Astronomy 350
Methods of Astronomical Observation & Data Analysis

Laboratory Exercise 2
A Simple Long-Slit Grating Spectrometer

Notebooks with Write-ups Due: Wed November 6

Pre-Lab Exercise

During the lab session on October 23, we constructed a simple long-slit grating spectrometer out of slide-mounted transmission gratings, a cardboard tube, some construction paper, card stock, and a whole bunch of electrical and masking tape.

Each of you now has a hand-held, medium dispersion spectrometer you can use to make simple observations of terrestrial light sources. The goal of this lab is to put a simple spectrometer in your hands and get you to make observations of seemingly mundane light sources with it, with the idea of getting you to start thinking about what a spectrum is, training you to look at spectra critically for clues that inform you about the nature of the light source, and to demonstrate, in the best way I know, that all light sources have underlying physics that is only revealed by observing its spectrum. You can poke, and prod, and speculate all you like based on appearance ("looks kind of yellow"), but a spectrum tells the definitive tale.


Lab Exercise

In your notebook, make a sketch of your spectrometer, including the pertinent dimensions (especially the spectrometer tube length and the width and length of the slit). Make any brief notes of particular features of the spectrometer.

Using a fluorescent lamp as an emission-line source, assess the performance of your spectrometer. In particular, there is a pair of green lines in the middle of the spectrum that should be visible. How well does your spectrometer resolve these two lines? For example, do they appear as two sharply defined lines with darkness between them, or do the lines appear relatively fuzzy, with only a little bit of darkness between them? Or, do you see two lines at all?

Take your spectrometer out in the evening, and make observations of the following light sources. For each, note

  1. Where was the light source located, and roughly how bright was it?

  2. How easy or difficult was it to observe its spectrum with your spectrometer?

  3. What spectral features do you observe? Is it a continuous spectrum, an emission-line spectrum, a mix of the two? Does it show absorption features in the spectrum?

  4. Judging from the type spectrum, can you tell what kind of light source it is, e.g., is it a hot solid or liquid, a hot, thin gas, or a hot, thick gas?

  5. If the source produces an emission-line spectrum, can you identify what gas (or gasses) are present in the source? This set of Spectra of Different Atoms will help you identify different elements (note that some of these pictures may show more lines than your eye can detect).

  6. Any other features of interest you would like to note? (e.g., if you caught the light source while it was turning on, does the spectrum look any different from when it does after it was running at full brightness for a while?)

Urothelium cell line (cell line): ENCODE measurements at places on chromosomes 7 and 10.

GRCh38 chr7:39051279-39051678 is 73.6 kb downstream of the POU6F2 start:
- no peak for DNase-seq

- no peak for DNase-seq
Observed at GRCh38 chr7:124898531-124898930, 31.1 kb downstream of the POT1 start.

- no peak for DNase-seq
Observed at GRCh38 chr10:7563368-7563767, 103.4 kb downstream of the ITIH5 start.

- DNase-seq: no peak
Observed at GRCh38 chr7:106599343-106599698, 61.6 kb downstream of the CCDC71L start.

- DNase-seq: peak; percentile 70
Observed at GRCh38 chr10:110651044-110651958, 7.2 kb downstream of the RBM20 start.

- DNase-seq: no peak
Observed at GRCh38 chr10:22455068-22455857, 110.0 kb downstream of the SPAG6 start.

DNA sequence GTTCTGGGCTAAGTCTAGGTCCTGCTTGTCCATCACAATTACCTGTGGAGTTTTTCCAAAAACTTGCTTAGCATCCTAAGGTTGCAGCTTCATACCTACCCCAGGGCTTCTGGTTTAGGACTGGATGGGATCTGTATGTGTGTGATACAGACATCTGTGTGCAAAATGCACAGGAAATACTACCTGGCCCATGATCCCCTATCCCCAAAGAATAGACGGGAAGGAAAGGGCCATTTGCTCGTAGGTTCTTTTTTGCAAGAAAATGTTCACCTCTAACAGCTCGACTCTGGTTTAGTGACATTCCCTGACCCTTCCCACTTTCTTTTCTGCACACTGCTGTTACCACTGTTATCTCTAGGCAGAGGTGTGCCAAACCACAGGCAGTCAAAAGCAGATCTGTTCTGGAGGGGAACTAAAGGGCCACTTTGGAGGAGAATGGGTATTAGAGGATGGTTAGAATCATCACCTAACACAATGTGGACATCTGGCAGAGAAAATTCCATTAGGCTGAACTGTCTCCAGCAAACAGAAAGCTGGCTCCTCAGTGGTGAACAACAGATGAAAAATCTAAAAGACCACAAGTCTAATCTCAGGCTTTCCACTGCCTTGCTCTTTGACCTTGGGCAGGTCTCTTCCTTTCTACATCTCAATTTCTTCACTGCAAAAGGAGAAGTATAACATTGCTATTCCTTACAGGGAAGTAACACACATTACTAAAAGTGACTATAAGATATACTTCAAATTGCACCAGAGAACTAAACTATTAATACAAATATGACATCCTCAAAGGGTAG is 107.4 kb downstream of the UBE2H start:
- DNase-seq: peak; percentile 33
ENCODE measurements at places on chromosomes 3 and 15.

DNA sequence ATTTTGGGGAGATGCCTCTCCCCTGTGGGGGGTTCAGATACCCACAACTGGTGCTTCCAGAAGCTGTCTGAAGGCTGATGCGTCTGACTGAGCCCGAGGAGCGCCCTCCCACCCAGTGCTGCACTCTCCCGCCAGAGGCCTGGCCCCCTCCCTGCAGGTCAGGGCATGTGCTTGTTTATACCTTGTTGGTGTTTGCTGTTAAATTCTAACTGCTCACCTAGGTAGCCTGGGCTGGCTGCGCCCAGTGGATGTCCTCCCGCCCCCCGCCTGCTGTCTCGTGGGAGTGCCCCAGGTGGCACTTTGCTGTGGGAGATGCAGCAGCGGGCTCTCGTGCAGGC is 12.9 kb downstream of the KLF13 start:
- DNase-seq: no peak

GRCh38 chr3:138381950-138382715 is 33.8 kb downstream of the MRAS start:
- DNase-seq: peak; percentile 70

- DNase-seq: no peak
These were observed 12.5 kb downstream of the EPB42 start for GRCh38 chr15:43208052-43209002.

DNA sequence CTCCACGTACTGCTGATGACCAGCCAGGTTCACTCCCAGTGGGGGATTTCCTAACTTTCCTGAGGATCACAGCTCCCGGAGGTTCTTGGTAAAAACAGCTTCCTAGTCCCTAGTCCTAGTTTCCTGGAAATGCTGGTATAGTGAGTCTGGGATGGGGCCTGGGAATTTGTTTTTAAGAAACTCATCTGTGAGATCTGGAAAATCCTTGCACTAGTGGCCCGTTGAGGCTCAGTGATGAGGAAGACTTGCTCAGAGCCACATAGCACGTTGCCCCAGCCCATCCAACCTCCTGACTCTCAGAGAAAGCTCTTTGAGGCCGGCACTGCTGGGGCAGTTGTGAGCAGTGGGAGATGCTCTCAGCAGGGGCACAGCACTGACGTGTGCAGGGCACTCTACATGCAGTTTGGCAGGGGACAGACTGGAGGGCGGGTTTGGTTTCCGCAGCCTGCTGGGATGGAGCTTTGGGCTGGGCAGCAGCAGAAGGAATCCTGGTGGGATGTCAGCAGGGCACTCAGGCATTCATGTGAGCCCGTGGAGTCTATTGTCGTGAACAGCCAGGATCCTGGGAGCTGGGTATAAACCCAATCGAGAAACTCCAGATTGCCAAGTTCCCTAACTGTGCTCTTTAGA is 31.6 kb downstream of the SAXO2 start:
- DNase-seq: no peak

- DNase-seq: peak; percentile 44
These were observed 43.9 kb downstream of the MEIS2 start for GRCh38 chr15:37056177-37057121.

Some Light Sources to Observe:

  1. A bright, white flood lamp used at an outdoor athletic field (the lights at the volley-ball "beach" near the North Campus dorms or the West Campus fields are examples).

  2. Compare the spectrum observed from city streetlights that use high-pressure sodium (HPS) and low-pressure sodium (LPS) lamps. HPS lamps are found on the main streets in town (e.g., the ones on the tall poles hanging out over High Street), whereas LPS lamps are used in alleys and residential areas where very bright lights are not needed. HPS lamps are whiteish-yellow in color and very bright, while LPS lamps are more of a reddish-yellow color and not as bright. LPS lamps also tend to be long and thin, while HPS are round. The International Dark-Sky Association has some online slides showing (among other things) low-dispersion spectra of HPS and LPS lamps.

    This is probably totally illegal, but it is also extremely useful. Here is a scan of a set of street-lamp spectra that appeared in the September 2002 Sky&Telescope. I've written to ask permission to use this (or for a better copy), but in the meantime don't tell on me:

    lamp spectra (3.9Mb JPEG file)
    Beware, however, the printing process (or the photographic method, I'm not sure which) for this picture tended to saturate very bright colors, so the bright green line of mercury in the spectra of the compact fluorscent, mercury vapor, and metal halide lamps looks yellow instead of green. Oh well...

  3. Having observed HPS and LPS lamps, look at some of the decorative lamps on poles around campus. What kind of lamp are they, judging from their spectrum?

  4. Find a clear-glass neon lamp, of the kind used for Beer logos or businesses. You want the ones you can see clearly through. Look at it spectrum? Can you see the lines of Neon clearly?

  5. Now, look at "neon" signs of other colors (green, while, purple, blue, red), usually distinguished by being translucent glass tubes you cannot see through. What does their spectrum look like? Do they contain Neon? If not, what is the gas they contain? How do you think they get their colors?

  6. Incandescent lamps have a continuous spectrum because they get their light from heating a metal filament (usually tungsten) to a temperature of 1000-2000K with an electric current. In your survey of lamps used outside various businesses or buildings, did you encounter any incandescent lamps being used for outdoor lighting?

It is OK to take rough notes while you are observing (it will be hard enough to juggle a notebook, pen/pencil, and spectrometer on the street), and write up a lab summary for your notebook. However, putting the rough notes into your notebook may be useful for future reference, so you don't lose some scrap of paper somewhere when writing the lab up later.


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Updated: 2002 Oct 27 [rwp]

Copyright Richard W. Pogge, All Rights Reserved.